The best part of being in Taiwan for Computex is that we’re so close to a huge number of companies that we deal with on a regular basis. As Kingston has a factory not too far outside of Taipei, Hsinchu to be exact, the company invited a group of journalists and industry friends to take a tour. We were there, and relay our experiences.
In this large room are well over 1,000 PC’s that have the sole purpose of stress-testing memory modules. To test, a worker goes around and turns off a PC if it’s on, replaces the memory module in the special board that’s used in the DIMM slot (if testing SO-DIMMs), then turns the PC back on and waits. At the time of our tour, vendor-specific testing software was being used which matched the vendor of the modules themselves, so I’m not sure if this was standard testing software or if Kingston changes it up depending on the vendor.
The rule of thumb is that each module gets stress-tested with a memtest-like application for a total of 7 minutes per 1GB of density. So for 4GB modules, the testing would commense for 28 minutes. At the end of the test, the computer monitor will say PASS or FAIL. At that point, the worker will turn the PC off, and remove the DIMM to place it with other good modules, or failed modules, depending on which the case may be. I am not sure of the failure rate of these modules, but it must be very low, as I couldn’t see a failed test anywhere.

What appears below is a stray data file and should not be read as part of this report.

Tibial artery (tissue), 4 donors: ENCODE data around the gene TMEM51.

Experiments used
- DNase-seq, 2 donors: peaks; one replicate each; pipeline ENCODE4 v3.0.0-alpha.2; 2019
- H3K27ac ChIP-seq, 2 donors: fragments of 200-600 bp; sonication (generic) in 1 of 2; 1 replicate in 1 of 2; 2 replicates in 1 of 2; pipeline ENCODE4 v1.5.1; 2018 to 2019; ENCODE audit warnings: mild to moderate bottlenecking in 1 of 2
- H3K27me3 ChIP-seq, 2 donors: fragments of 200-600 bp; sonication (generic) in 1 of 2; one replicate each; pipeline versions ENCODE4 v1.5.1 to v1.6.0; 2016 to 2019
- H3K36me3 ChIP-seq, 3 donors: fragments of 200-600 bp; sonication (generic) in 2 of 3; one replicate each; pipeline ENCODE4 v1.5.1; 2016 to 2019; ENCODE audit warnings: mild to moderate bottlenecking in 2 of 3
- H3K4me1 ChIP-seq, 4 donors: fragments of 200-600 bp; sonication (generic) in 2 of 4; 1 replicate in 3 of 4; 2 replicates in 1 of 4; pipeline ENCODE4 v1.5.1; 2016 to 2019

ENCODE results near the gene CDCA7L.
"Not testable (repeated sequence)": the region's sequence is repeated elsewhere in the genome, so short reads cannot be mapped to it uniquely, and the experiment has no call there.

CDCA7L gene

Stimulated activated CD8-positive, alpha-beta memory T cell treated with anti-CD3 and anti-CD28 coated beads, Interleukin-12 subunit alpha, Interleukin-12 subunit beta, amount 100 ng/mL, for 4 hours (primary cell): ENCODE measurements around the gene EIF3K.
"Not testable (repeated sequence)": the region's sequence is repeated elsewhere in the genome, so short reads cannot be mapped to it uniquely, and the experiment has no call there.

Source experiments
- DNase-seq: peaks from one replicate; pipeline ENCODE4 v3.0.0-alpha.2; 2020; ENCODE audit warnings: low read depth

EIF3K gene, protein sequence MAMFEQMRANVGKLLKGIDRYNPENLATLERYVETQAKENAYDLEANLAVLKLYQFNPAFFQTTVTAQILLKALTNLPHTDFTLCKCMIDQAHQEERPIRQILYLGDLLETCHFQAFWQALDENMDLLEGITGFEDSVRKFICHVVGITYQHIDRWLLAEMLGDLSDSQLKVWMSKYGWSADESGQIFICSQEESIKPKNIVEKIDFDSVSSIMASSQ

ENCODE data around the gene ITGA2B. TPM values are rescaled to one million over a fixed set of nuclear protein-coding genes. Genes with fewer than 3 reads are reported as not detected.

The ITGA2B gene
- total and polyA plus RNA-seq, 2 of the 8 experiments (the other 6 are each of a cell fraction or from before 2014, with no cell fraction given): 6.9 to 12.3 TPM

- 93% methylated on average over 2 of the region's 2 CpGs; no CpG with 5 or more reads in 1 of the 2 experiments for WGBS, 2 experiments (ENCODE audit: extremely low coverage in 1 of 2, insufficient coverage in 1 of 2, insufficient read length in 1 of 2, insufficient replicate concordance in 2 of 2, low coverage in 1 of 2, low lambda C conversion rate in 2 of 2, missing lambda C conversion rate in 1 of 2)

Up to this point in our tour, we only saw memory modules being built, but up to the next floor we began to see USB thumb drives and other flash media being built. The overall process of building these products isn’t far different from modules, but the testing machines of course are a bit different and so is the building process. Workers here have a bit more of a hands-on job, as they are required to take the finished PCB/IC and build a thumb drive out of it. Depending on the order, they could be building Kingston’s own drives or drives for other companies, such as OEM’s.
From an outsider’s perspective, the process of building modules, flash drives and other memory products seems rather straight-forward. But as you’d expect, there is a lot of work that goes into delivering a quality product, and millions of dollars worth of equipment to make it all happen, not to mention have a company with very high standards and practices, such as Kingston.
As difficult as it may seem to believe, this tour was my absolute first. Since I’ve read tour articles from other editors in the past, I had an idea of what to expect, but I still found the experience to be rather interesting, and rewarding. I have a bit of a newfound respect for the memory modules in my PC (which happen to be Kingston HyperX’s) and thumb drives that get pushed out at such factories. They may seem like simple products, but the process of getting them in your hands couldn’t be much more complex.
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